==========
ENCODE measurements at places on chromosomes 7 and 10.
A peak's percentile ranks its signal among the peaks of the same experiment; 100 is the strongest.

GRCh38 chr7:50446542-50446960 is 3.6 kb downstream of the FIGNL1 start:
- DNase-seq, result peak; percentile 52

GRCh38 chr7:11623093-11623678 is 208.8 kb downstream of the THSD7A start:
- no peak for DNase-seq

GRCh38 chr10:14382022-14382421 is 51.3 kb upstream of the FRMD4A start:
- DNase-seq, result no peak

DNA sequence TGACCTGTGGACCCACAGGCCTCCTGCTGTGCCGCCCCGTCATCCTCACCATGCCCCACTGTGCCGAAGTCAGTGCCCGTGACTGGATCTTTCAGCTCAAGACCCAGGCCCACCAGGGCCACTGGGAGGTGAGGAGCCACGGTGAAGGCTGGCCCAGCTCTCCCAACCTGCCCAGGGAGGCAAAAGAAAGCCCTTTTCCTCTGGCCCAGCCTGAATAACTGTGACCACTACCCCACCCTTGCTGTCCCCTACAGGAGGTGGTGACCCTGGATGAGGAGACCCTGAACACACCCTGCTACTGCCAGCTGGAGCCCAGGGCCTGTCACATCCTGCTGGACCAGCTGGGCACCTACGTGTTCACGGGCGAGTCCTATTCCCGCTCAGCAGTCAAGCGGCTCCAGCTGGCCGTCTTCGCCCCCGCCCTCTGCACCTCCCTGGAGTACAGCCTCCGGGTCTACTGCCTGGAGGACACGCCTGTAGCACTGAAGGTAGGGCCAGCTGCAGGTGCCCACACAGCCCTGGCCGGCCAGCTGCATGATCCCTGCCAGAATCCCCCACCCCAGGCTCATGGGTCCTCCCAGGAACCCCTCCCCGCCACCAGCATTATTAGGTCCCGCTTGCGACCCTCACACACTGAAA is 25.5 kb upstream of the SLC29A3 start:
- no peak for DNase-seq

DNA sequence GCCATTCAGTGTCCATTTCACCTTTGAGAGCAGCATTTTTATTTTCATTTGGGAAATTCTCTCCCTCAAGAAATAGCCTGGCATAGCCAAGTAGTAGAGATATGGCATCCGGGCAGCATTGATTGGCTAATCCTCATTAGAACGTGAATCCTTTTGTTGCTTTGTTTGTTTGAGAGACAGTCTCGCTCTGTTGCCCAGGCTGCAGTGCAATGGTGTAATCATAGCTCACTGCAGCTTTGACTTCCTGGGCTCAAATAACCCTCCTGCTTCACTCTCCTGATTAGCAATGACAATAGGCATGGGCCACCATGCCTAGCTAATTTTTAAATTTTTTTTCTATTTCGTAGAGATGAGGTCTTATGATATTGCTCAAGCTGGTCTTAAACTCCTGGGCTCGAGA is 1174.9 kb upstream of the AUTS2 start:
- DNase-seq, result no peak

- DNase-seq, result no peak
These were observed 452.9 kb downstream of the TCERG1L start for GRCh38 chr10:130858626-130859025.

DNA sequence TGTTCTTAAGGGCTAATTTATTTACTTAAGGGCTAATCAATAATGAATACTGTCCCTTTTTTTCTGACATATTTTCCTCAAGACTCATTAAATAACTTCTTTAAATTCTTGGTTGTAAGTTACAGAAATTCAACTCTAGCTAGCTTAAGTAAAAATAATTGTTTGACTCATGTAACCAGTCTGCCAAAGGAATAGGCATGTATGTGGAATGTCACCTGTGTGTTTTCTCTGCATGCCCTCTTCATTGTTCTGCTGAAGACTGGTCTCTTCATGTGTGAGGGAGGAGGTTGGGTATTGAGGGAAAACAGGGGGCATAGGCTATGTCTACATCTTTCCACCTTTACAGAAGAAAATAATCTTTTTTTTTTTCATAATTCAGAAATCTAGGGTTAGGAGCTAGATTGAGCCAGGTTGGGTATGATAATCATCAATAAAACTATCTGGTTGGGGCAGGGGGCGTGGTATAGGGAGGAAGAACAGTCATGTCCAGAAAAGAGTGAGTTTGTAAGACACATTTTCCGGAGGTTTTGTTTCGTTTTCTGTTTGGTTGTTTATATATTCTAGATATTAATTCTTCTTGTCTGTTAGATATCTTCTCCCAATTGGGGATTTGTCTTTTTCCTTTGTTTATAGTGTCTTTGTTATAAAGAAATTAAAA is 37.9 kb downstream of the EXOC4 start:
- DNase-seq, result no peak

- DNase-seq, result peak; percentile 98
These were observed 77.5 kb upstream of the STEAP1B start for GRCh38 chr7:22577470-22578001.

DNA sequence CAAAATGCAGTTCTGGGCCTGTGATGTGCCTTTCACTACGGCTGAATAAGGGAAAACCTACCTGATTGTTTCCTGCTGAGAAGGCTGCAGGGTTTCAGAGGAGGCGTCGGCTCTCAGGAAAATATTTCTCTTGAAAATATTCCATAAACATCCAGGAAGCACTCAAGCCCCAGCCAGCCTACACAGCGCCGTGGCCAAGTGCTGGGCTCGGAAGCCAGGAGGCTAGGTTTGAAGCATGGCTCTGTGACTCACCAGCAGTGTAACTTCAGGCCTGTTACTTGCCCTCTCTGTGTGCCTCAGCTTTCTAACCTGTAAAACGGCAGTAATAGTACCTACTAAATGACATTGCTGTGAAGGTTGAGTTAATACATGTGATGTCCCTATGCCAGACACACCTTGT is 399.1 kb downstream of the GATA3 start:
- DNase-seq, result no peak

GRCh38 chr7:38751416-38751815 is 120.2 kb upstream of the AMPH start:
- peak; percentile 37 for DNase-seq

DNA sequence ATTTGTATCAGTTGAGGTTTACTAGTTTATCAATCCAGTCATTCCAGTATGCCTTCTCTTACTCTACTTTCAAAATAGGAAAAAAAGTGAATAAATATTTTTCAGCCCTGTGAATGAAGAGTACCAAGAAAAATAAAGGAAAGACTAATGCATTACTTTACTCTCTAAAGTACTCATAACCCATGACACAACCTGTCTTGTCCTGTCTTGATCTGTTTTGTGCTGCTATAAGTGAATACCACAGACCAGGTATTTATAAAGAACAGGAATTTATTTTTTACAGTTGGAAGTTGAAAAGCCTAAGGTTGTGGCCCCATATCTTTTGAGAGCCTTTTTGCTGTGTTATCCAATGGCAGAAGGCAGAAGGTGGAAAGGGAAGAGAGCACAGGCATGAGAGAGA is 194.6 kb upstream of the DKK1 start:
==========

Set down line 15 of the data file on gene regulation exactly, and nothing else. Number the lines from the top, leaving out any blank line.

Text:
DNA sequence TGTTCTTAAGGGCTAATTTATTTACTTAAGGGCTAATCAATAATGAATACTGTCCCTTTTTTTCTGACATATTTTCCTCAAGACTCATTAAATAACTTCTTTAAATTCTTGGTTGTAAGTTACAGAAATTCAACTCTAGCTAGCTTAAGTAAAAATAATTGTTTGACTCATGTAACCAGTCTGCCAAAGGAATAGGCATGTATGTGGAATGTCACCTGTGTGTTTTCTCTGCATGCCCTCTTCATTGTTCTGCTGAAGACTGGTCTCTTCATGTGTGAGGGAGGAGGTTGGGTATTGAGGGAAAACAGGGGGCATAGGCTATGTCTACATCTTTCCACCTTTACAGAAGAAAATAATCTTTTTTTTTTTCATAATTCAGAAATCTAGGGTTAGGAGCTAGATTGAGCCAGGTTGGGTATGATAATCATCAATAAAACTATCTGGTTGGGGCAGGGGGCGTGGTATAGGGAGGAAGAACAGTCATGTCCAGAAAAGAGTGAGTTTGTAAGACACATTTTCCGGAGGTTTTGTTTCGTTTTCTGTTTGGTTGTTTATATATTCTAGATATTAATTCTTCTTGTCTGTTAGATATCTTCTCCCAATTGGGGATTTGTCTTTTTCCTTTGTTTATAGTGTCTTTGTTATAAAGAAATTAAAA is 37.9 kb downstream of the EXOC4 start: